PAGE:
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Islam, Women and Feminism ( 15 Nov 2012, NewAgeIslam.Com)

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We Muslims Have Competition: Catholics Could Be More Fanatical, Refuse Abortion, Kill Indian Woman


By Times News Network

Nov 15, 2012

It seems we Muslims, at least the Talibani among us, a growing section, have competition. Catholics are challenging us in the competitive game of fanaticism.  And these are Catholics from the so-called developed world. Developed in technology, wealth, even what goes in the name of education, but no less idiotic than the worst of us. As a religious person myself, I am too aggrieved now at the callousness and ignorance of us humans to say anything more. Maybe later. Let me quote the view of the editors of Times of India which is always more balanced-- Editor

Savita Halappanavar


Times View

The debate in the Western world on abortion is often portrayed as one between the 'pro-life' and 'pro-choice' camps. As this case should illustrate to those who view an anti-abortion position as pro-life, that can often be a dangerously misplaced notion. In this specific case, it appears clear that the yet-to-be-born child's life was doomed whether or not an abortion had taken place. The mother's life, on the other hand, could have been saved had the abortion been done. The ban on abortion therefore ended up taking a life that need not have been lost. How does that square with viewing the ban as pro-life?


Indian woman refused abortion in Ireland, dies: Her husband was told it's a Catholic country

TNN | Nov 15, 2012

A 31-year-old Indian dentist died recently in Ireland from complications following the hospital's refusal to conduct an abortion to save her life. Her death has triggered calls for a review of the Catholic nations near complete ban on termination of pregnancy, even on medical grounds.

Karnataka-born Savita Halappanavar died on October 28, three days after she was admitted to the university hospital, Galaway, for treatment of a messy 17-week pregnancy that had left her in agony. But the doctors repeatedly rejected her pleas for an abortion, citing Ireland's orthodox ban, leading to a worsening of her condition even when it was clear that the baby could not be saved. Savita died of septicemia.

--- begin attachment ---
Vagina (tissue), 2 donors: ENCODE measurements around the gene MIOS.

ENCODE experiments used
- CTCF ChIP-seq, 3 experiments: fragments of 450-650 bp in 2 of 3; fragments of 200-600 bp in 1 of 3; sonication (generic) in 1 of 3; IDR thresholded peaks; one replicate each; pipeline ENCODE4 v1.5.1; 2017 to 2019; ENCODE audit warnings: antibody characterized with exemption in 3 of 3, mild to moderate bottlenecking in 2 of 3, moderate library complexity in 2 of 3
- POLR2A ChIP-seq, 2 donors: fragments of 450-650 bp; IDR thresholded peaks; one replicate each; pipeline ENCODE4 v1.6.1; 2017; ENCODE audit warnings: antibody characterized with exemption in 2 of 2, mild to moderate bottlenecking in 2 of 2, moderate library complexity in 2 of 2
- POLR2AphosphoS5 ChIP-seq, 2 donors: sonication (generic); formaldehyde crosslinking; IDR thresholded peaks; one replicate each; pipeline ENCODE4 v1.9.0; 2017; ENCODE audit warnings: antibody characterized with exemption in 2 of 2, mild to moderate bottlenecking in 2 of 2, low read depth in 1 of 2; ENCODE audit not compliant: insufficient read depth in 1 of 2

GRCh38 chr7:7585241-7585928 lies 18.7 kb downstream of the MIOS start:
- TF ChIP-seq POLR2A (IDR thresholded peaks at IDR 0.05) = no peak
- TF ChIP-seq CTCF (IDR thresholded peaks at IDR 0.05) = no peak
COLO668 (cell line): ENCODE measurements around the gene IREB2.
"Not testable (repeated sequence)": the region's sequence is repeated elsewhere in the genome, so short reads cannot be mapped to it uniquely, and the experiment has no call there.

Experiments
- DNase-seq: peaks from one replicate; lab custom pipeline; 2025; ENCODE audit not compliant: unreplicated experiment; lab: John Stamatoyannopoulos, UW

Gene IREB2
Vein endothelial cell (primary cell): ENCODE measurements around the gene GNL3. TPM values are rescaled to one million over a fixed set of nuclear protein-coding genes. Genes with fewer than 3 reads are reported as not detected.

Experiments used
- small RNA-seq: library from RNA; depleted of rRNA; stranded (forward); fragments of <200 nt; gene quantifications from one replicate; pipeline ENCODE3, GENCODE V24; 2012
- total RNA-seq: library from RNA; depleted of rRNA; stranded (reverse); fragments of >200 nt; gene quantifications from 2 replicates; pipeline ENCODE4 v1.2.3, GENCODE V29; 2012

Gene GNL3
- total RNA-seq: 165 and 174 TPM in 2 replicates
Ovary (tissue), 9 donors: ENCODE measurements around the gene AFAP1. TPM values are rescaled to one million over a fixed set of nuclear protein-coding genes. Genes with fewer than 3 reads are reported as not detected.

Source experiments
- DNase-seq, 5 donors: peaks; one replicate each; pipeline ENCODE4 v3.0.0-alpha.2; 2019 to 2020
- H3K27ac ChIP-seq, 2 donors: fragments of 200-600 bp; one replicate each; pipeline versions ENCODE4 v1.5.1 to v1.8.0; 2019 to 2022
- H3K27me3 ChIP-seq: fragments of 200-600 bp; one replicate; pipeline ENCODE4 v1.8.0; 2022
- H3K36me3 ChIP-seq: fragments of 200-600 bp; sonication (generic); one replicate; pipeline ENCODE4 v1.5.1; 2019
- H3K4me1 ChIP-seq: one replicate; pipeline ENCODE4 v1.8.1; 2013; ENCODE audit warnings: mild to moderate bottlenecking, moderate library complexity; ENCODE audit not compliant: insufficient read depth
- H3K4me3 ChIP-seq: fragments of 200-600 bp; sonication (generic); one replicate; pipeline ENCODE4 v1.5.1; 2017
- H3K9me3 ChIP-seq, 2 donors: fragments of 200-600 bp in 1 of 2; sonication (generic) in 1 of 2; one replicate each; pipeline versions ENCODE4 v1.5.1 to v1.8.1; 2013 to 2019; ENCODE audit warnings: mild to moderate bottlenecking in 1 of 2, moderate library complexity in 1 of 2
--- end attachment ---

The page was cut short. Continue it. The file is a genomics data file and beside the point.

According to British newspapers, an Irish deputy, Patrick Nulty, said Halappanavar's death points at the "pressing and urgent need" for parliament to "show responsibility and legislate" , calling on his party to press for reforming the abortion law.

I am neither catholic nor Irish, she said before dying

The newspapers also said that the Halappanavar's family is considering legal action , arguing that the fetus should have been removed earlier to save the woman's life.

Irish authorities have launched a probe into her death. Her husband, Praveen, an engineer at Boston Scientific in Galway, is flying back to Ireland. Within hours of Savita's hospitalization on October 21, doctors determined that she was miscarrying, Praveen said. Over the next three days, they refused requests for a termination of her fetus to ease her surging pain and fading health. The dead fetus was later removed and Savita was taken to the high dependency unit and then to the intensive care unit, where she died of septicemia on October 28.

"Savita was really in agony. She was very upset, but she accepted she was losing the baby ," he told the Irish paper in a telephone interview from Belgaum . "When the consultant came on the ward rounds on Monday morning, Savita said if they could not save the baby, could they induce an end to the pregnancy. The consultant said: 'As long as there is a fetal heartbeat, we can't do anything'." "Again on Tuesday morning..., the consultant said it was the law, that this is a Catholic country. Savita said: 'I am neither Irish nor Catholic' , but they said there was nothing they could do," Praveen was quoted as saying. He said his wife vomited repeatedly and collapsed in a restroom that night, but doctors wouldn't terminate the fetus because its heart was still beating.

The fetus died the following day and its remains were surgically removed. Within hours, Praveen said, his wife was placed under sedation in intensive care with systemic blood poisoning and he was never able to speak with her again. By Saturday, her heart, kidneys and liver had stopped working and she was pronounced dead early on October 28.

Praveen told TOI he is getting frequent updates from his friends in Ireland. "The PM has given an assurance to get the matter investigated by an independent agency.''